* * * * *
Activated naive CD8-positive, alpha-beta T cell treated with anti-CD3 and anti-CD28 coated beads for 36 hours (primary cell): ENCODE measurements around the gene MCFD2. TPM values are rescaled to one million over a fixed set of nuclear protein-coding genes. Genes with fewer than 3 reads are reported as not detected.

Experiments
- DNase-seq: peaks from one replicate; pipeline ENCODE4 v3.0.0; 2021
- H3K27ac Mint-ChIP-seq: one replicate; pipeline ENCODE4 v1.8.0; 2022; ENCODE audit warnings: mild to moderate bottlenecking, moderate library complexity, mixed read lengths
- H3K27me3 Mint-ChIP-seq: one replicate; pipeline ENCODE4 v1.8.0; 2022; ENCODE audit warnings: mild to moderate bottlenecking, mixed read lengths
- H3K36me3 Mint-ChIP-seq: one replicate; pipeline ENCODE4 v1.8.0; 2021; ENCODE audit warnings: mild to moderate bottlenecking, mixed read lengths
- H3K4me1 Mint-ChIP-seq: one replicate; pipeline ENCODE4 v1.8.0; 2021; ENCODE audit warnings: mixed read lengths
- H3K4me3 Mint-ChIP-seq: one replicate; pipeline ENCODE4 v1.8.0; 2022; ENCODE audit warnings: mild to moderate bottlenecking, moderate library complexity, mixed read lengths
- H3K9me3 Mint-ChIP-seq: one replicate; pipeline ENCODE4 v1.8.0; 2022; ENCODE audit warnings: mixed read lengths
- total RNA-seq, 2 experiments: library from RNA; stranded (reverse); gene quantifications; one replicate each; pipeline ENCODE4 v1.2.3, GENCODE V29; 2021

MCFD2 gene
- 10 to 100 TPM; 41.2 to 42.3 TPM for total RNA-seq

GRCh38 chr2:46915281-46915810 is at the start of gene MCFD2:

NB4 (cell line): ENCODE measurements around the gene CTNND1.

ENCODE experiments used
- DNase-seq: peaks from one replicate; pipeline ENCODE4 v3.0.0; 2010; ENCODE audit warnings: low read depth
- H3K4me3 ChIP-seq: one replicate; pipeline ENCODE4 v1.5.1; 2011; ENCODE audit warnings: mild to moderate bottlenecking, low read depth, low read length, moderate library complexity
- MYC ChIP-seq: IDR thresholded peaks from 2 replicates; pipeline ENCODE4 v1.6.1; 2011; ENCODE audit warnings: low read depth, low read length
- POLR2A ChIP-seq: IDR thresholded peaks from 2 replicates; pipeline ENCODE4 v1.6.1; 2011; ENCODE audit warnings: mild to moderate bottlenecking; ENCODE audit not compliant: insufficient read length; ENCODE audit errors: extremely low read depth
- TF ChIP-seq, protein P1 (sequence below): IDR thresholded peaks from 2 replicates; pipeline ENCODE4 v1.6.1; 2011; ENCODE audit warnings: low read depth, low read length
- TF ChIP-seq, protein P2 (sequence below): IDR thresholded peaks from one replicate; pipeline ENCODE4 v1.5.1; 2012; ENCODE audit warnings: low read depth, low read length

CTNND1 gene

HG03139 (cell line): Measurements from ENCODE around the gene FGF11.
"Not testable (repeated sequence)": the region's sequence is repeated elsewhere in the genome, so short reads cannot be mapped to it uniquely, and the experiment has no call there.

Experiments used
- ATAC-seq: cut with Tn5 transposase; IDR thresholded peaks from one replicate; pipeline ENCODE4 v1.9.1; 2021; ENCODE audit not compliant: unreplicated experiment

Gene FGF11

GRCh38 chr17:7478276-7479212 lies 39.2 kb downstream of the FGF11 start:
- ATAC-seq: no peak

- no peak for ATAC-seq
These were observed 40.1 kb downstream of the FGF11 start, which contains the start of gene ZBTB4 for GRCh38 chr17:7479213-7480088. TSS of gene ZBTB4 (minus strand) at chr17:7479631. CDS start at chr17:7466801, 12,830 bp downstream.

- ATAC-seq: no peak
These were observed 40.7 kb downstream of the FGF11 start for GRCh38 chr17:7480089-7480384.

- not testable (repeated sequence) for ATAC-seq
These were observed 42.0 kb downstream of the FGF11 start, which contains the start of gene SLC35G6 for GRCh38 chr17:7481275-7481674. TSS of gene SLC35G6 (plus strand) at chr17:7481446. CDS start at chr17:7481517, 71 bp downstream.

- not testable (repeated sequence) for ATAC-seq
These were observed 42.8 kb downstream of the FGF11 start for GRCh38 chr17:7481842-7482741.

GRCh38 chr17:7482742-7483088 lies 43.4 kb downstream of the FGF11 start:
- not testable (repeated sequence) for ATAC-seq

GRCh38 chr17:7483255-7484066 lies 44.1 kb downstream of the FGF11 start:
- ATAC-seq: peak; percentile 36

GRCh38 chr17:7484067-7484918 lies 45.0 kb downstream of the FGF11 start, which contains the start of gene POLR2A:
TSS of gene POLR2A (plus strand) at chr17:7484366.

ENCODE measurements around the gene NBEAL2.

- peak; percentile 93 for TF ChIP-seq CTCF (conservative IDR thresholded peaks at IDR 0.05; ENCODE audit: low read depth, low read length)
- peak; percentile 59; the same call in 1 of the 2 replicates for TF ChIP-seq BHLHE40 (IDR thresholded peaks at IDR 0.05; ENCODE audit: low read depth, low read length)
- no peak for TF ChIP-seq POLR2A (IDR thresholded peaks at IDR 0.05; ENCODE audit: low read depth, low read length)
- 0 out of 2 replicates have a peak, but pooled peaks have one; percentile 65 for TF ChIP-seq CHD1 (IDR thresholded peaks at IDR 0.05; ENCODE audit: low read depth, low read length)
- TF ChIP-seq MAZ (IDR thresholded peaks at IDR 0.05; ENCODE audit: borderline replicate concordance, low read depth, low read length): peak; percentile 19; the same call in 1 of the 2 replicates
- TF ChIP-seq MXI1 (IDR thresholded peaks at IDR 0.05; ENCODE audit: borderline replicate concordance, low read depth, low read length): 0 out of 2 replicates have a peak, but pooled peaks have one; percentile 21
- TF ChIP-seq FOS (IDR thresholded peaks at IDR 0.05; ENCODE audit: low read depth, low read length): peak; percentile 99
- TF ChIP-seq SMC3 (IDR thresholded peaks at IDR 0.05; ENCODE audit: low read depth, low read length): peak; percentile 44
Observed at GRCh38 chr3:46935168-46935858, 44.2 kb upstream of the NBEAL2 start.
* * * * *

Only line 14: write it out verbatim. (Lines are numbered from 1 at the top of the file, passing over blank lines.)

NB4 (cell line): ENCODE measurements around the gene CTNND1.